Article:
As the one who first introduced campus safety as an issue at Academic Senate (1999), I can't say that much of substance has been done.
We did have one professional development session--back in 2000 or so as far as I recall--where a local law enforcement officer gave us rather good guidelines for what to do if you're held hostage. And we've got the campus safety manual--which will perhaps prove helpful if we ever get specific training in its use, otherwise I doubt that many have read it and fewer still recall much of it.
Oh, and wearing our ID badges was supposed to promote public safety. I guess identifying the likely victims of violence makes law enforcement's job easier--in that they can identify faculty and staff quicker after a crazed student (not wearing ID) opens fire randomly. Past that, the only thing that wearing ID badges accomplishes is to make us look more like we work on the floor at Wal-Mart.
So how about some specific suggestions for improving campus security? As in the thread on saving money, I'll start.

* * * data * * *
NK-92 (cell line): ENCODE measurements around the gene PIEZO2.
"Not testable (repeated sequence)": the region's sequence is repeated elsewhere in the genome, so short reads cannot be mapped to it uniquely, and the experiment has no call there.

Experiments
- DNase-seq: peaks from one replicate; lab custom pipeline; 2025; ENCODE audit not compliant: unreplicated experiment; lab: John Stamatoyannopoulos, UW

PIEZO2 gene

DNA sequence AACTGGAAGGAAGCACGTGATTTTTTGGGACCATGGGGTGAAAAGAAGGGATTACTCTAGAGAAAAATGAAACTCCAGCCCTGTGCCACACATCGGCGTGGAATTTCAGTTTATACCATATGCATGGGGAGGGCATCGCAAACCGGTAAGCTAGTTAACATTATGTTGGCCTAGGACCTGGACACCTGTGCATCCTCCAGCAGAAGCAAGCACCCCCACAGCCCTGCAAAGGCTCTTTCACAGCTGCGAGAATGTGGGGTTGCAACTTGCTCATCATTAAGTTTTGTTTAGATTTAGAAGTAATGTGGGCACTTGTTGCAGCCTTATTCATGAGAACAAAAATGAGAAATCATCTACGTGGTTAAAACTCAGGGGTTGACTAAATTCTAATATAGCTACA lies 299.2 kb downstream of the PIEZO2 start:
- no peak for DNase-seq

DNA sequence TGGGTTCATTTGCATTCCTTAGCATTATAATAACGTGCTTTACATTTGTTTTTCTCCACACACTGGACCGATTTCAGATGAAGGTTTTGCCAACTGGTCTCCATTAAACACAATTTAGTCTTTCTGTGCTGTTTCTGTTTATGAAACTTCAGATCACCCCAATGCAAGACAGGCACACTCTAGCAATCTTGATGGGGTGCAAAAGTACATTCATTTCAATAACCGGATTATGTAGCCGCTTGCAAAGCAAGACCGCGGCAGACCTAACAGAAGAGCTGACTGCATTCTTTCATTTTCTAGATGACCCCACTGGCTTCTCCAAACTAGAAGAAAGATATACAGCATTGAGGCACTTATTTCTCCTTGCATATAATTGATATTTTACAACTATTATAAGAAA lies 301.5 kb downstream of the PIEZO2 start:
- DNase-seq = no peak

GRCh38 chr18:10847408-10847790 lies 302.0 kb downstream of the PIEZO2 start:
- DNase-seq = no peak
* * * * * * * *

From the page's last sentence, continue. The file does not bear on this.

1. Professional development should include safety training at least annually. This training should include practicum and not just lecture.
2. Every classroom should be fitted with a simple single-throw deadbolt lock on the inside of its doors. If gunfire breaks out in the hallway, the instructor can then secure the door and direct students to huddle together in a corner that's protected from fire.
3. Every room with an exterior window should have its room number displayed visibly in one of those windows. That would allow first responders to find almost every room in the building without (for example) having to figure out that the 200 wing is not between the 100 and the 300.
All of those are inexpensive options--then there's a fourth that's been brought up elsewhere:
4. Configure campus phones so that the specific campus phone is identified in every 911 call.